JumpIntoTheWord

Bible Engagement Blog


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Receive the Word of God

My dear brothers, take note of this: Everyone should be quick to listen, slow to speak and slow to become angry, for man’s anger does not bring about the righteous life that God desires. Therefore, get rid of all moral filth and the evil that is so prevalent, and humbly accept the word planted in you, which can save you. James 1:19-21 .

The Word of God can’t work in our lives unless we take delivery of it in the right way. According to James 1:19-21 here’s how we should receive the Word:

Be swift to hear (v.19a)

God gave us two ears and one mouth – probably because He wants us to spend twice as much time listening over talking! Basic to receiving the Word is paying attention to what God says. “He who has ears, let him hear” Matthew 13:9. “Consider carefully how you listen” Luke 8:18. Listening is vital because “faith comes from hearing the message . . .” Romans 10:17.

Be slow to speak (v.19b)

We should know when it’s appropriate to speak or not to speak. “He who holds his tongue is wise” (Proverbs 10:19) and “a man of knowledge uses words with restraint” Proverbs 17:27. For the Word of God to work in our lives we must be careful to say only those things that both edify those who hear, and honours the Lord on whose behalf we speak.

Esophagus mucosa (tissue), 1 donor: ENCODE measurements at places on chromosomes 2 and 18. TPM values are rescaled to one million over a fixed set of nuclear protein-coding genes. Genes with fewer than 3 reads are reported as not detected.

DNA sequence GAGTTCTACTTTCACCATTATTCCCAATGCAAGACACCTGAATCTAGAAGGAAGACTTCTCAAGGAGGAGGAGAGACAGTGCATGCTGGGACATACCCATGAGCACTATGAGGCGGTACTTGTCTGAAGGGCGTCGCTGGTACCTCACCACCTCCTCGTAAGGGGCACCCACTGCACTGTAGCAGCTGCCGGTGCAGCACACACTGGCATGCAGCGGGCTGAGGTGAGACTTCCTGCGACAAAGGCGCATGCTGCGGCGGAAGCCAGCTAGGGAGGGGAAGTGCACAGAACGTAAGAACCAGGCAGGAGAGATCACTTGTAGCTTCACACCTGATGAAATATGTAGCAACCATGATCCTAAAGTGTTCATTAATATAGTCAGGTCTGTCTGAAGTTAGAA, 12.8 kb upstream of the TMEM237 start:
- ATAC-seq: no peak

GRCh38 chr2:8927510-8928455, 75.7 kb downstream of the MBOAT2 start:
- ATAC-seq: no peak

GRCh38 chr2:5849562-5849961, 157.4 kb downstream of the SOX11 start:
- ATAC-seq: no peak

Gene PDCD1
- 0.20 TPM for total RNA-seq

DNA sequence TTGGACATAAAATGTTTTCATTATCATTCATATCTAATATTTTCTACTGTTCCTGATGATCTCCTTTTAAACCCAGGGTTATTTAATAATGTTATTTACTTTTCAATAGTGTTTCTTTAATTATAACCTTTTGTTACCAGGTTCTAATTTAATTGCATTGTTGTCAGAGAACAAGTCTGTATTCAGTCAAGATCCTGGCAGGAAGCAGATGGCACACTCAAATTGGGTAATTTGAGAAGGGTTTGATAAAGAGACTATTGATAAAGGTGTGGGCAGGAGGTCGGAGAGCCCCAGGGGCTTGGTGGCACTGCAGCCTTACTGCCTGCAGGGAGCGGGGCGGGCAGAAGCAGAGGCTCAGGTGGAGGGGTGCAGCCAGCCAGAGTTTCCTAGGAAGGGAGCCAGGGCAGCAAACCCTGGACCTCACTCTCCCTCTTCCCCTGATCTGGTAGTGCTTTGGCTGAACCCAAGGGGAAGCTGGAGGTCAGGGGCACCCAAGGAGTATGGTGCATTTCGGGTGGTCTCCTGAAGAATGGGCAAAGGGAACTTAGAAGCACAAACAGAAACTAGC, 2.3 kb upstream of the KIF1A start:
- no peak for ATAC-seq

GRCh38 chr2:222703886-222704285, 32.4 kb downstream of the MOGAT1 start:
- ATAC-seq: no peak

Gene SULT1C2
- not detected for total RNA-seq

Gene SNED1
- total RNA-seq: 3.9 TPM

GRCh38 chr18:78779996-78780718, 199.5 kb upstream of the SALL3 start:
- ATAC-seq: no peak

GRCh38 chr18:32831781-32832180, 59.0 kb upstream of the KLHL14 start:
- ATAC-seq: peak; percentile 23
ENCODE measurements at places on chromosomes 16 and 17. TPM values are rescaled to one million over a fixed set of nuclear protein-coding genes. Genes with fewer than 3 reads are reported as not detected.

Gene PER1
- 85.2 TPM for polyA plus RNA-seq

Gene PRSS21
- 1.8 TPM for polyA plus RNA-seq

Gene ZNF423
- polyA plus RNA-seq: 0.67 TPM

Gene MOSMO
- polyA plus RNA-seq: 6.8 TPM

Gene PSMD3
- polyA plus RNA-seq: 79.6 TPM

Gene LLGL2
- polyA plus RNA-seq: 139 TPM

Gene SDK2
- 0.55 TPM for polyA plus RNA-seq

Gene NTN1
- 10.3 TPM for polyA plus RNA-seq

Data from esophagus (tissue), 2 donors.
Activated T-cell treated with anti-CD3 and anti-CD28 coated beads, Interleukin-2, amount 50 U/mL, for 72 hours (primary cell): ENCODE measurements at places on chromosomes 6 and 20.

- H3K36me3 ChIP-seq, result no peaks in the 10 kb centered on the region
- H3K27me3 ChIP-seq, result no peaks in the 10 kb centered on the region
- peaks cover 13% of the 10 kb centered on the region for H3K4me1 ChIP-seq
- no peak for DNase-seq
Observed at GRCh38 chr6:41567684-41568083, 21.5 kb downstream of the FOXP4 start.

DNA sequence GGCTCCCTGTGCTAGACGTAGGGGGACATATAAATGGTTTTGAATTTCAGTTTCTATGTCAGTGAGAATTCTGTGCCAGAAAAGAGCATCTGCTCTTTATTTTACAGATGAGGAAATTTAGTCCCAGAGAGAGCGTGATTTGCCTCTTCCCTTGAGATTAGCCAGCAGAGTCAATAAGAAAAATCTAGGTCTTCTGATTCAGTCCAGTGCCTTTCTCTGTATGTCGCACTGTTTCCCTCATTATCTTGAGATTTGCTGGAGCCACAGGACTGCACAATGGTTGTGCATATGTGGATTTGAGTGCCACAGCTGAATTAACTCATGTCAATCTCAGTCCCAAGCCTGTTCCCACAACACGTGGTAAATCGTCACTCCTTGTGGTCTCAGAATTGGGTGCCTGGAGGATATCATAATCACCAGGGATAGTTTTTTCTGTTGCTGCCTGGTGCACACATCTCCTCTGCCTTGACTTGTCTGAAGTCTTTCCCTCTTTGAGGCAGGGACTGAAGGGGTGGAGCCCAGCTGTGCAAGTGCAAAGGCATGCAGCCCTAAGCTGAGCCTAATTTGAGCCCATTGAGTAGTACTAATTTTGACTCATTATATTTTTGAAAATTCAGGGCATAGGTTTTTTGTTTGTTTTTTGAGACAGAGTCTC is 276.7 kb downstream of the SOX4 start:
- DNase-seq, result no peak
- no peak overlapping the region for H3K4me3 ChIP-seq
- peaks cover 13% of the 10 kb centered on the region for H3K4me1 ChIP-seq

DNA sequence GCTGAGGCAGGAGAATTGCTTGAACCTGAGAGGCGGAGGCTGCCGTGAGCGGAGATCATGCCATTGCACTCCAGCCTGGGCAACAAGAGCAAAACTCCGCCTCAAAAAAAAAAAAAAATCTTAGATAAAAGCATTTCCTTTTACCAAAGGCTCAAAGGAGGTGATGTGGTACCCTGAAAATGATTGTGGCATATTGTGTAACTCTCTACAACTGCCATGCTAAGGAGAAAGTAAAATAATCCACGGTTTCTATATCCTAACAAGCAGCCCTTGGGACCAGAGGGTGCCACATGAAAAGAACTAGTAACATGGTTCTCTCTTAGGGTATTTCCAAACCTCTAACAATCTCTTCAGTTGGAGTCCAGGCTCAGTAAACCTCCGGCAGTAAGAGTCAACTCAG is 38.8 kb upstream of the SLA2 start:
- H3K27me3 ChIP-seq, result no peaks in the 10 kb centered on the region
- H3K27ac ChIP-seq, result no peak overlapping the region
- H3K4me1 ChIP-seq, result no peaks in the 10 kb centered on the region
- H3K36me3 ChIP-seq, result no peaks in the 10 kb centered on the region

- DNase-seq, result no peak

Be slow to anger (v.19c-20)

Anger impedes the righteous life God wants us to pursue. “Whoever is patient has great understanding, but one who is quick-tempered displays folly” Proverbs 14:29 . If we have a hostile outlook to the Word or resent it when it exposes an ungodly lifestyle, reveals sin, upsets comfort zones, or challenges opinions and false ideas, we will not be able to grow in spiritual maturity.

Be submissive in spirit (v.21)

A selfless, willing, humble and teachable disposition is the final requirement for receiving the Word as God intended. “We might wonder why the ever-practical James does not proceed to outline schemes of daily Bible reading or the like, for surely these are the ways in which we offer a willing ear to the voice of God. But he does not help us in this way. Rather, he goes deeper, for there is little point in schemes and times if we have not got an attentive spirit. It is possible to be unfailingly regular in Bible reading, but to achieve no more than to have moved the bookmark forward: this is reading unrelated to an attentive spirit. The word is read but not heard. On the other hand, if we can develop an attentive spirit, this will spur us to create those conditions – a proper method in Bible reading, a discipline of time, and so on – by which the spirit will find itself satisfied in hearing the Word of God” J. A. Motyer.

© Scripture Union Canada 2014